What is the importance of memory? And if memory can be created, what will this lead to?
If Replicants were allowed on earth what would be their status and how would they live together with humans?
The story is old from a Replicant point of view and was read for
Spanish lit month.

The central intrigue of the book is introduced but not yet analysed in the first chapter as the Main protagonist of the book, a private detective and a rep, Bruna Huskey opens her door to her neighbour, Cata Caïn who almost immediately attacks and tries to kill Bruna who then successfully stops her and calms her down, then follows this dialogue:


–Why did you do this to me? asked Bruna.
—Why did you do this to me? babbled the android. There was a deluded and feverish look in her catlike eyes.
—What have you taken? You’re high.
—You people drugged me; you’ve poisoned me, moaned the woman, and she started to cry with profound despair.
—We people? Who are we?
—You… technohumans… reps. You kidnapped me; you infected me; you implanted your filthy things to turn me into one of you. Why have you done this to me? What had I ever done to you?…
—What’s behind all this idiocy? Are you mad, or just pretending to be? You’re a replicant, too. Look in the mirror. Check out your eyes. You’re a technohuman like me. And you’ve just tried to strangle me.


An interesting premise in this book, and at the heart of the intrigue is that if Reps can be given memories then somebody must be writing them and that if a rep is not feeling good (after all he knows he has a very short life span), then there must be a market for memories, Bruna had herself:


–gone into the night searching for the impossible and on more than one occasion as dawn was breaking she’d been tempted to inhale a shot of memory, a fake fix of artificial life, she hadn’t done it and she was glad that was the case


Rosa Montero brings home to the reader, the complexity of thought of the Reps, genetically engineered humans, and the sadness surrounding their short lifespans and their painful deaths. The Reps are themselves to all intents and purposes the next wave of immigration and despite the fact that they are equal in law they are discriminated against. And classically here good and bad cannot be distinguished purely by race or species grounds alone.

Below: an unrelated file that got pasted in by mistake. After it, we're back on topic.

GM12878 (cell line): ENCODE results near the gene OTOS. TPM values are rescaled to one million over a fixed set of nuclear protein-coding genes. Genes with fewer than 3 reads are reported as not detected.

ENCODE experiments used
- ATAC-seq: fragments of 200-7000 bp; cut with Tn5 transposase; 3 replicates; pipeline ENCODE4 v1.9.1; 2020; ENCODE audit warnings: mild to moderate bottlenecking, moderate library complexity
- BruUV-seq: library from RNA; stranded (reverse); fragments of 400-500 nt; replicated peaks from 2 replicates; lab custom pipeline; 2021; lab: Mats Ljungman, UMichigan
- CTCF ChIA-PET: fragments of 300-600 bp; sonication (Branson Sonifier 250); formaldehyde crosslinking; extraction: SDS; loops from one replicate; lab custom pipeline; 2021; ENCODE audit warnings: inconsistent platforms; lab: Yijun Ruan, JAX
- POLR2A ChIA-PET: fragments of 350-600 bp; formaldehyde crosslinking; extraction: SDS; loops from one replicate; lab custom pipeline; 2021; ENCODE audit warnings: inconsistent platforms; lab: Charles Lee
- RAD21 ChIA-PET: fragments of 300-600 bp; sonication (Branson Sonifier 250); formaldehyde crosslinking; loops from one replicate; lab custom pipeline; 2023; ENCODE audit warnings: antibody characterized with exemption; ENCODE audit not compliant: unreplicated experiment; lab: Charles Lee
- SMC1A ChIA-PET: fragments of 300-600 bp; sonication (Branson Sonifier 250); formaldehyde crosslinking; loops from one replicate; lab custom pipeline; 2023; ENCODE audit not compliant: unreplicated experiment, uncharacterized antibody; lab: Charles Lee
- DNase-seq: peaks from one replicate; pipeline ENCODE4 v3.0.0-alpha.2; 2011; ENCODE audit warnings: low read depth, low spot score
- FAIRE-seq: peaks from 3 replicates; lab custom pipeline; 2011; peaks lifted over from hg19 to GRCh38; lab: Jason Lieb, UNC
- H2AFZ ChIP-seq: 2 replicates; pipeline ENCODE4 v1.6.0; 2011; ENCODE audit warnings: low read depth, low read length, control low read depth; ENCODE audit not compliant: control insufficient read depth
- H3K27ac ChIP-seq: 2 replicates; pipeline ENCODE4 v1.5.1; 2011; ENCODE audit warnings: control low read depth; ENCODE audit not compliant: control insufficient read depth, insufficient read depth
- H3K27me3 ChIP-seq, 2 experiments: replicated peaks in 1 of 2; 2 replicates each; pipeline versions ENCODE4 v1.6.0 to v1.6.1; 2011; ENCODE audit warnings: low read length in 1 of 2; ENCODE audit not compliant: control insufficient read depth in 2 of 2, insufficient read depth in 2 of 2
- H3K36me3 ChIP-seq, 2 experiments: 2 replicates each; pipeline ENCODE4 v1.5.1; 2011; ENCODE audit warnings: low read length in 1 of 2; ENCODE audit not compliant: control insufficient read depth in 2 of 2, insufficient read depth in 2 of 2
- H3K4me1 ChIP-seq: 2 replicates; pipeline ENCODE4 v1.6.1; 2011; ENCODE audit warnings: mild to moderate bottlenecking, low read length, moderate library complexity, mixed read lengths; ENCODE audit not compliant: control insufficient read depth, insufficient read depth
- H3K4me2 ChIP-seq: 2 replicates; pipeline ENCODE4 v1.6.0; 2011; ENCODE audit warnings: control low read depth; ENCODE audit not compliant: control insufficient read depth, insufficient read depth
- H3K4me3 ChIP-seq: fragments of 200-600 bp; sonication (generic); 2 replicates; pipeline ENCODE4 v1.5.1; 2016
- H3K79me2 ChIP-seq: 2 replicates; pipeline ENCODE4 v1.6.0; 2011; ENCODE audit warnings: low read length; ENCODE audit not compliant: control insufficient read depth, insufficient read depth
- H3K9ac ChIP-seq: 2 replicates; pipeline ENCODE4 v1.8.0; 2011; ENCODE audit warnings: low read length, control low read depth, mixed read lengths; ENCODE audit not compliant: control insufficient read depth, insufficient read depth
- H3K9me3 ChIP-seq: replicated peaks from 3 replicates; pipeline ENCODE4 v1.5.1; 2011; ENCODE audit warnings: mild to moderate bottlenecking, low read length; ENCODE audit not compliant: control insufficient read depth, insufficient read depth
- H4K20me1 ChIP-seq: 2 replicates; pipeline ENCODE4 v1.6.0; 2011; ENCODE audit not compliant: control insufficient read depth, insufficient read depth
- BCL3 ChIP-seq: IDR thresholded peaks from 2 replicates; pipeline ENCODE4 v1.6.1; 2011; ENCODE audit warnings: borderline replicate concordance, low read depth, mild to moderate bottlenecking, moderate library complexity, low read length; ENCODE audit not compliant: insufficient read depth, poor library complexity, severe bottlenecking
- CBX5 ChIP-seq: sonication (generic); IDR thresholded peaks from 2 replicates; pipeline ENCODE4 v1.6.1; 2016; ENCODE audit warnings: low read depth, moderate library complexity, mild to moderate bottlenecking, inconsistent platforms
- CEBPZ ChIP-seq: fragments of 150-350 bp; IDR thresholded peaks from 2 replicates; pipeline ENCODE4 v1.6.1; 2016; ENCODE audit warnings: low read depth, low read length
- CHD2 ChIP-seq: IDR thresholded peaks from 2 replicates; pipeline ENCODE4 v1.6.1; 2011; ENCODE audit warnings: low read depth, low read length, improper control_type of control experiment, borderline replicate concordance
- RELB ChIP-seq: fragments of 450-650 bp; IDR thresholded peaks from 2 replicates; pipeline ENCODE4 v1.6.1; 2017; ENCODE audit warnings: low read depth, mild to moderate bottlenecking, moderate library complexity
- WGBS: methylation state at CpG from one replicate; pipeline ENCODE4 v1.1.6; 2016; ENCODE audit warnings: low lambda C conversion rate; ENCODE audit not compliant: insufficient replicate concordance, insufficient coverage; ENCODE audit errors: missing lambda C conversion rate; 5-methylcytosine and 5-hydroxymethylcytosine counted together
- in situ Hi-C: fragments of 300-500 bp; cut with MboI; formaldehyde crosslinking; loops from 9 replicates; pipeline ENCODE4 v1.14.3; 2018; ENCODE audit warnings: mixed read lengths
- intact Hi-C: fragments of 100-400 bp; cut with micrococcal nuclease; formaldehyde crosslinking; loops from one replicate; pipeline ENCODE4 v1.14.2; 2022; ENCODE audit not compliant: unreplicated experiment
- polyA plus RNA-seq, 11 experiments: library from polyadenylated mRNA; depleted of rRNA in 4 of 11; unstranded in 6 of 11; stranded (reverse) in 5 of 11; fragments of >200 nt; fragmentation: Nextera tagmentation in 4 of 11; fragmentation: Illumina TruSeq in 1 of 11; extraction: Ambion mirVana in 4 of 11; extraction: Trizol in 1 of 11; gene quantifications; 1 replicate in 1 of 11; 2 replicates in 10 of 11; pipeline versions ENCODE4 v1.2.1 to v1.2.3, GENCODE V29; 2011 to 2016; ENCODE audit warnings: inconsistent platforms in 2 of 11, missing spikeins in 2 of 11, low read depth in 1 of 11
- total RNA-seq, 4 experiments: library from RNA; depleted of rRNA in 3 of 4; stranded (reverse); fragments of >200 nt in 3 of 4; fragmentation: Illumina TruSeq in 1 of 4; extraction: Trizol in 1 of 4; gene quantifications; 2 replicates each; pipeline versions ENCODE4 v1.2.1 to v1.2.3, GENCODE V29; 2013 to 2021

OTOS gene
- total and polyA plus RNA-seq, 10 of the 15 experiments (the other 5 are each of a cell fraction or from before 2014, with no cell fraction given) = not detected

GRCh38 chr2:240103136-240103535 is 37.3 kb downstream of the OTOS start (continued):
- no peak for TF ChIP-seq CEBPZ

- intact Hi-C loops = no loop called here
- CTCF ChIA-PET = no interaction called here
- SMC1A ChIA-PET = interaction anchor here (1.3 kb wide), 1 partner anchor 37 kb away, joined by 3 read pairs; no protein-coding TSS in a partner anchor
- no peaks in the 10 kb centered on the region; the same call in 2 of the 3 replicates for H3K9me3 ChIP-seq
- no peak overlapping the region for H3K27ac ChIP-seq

Bruna Huskey is a complex hero with many flaws, she drinks as much as Harrison Fords character in the film, and finally there is of course a reason for her inner doubts and questions. I had great fun with this book, if you liked Blade runner here is a nuanced sequel chasing down a different angle, a well thought out intrigue and an interesting story.

First Published in Spanish as “Lágrimas en la lluvia” in 2012 by Booket.
Translated into English by Lilit Žekulin Thwaites as “Tears in Rain” and published by AmazonCrossing in 2012

José Carlos Somoza ‘Zigzag’


–The first human being from the past we have ever seen. There calm, on the screen. A real woman who really lived two thousand years ago. IMG_1252Where was she going, to market?What was she carrying in her bag? Had she seen Jesus preach?..Then something happened that took Elisa’s breath away. After a new cut the outline appeared in profile the head raised as if she was looking at the camera as if she had seen them all…Her eyes were missing as well as a large part of her face and even like that she seemed to be walking as if she could see perfectly.***


OncJosé Carlos Somoza brings to the reader a fiction based on science, and an esoteric thriller rolled into one. I enjoyed the story with some reticence addressed at the end of this post. The story concerns a group of scientists who are eventually brought together on an isolated tropical island to work for a nebulous private group, the Eagle Group, with the scientists and the this group having conflicting targets. The science, based on string theory was introduced at a level that I could follow and that intrigued me, the extrapolation of this theory to the project Zigzag, being able to unfurl a string to see events in the past was captivating.

The question asked by the conflict is if you could see some events in the past, what would you look for? The scientists grouped together are not just physicists but include palaeontologists and historians and in particular historians of christianism. The Eagle Group of course have more military and security type aims, going back to recent times and spying on someone who would not suspect if for instance, but before they can obtain the “tool” there are questions about its safety, an effect labelled “Impact”, the people seeing back in time are left profoundly effected and the scientists are to be the Guinée pigs, and both the scientists and Eagle group have reason to keep the work secret:


–For example if we should see Jesus Christ, Mohammed or Buddha…just see them and know with certitude that it is them… without talking about discovering aspects of the lives of these religious founders that differ from that which the churches of these religions have made millions of people believe for centuries, including some of us, that is motive enough for keeping project Zigzag secret.***


Things go profoundly wrong and the scientists create their own Frankenstein’s monster and one by one over a ten year period meet horrific and unexplainable deaths.

Somoza handles the story in majority in two time periods, 2005 when the book was written and in the near future, 2015. There is a slow ramp up of anxiety and horror as the story progresses and the conclusion is well handled.

The idea behind this story is interesting and this story could be adapted to screen.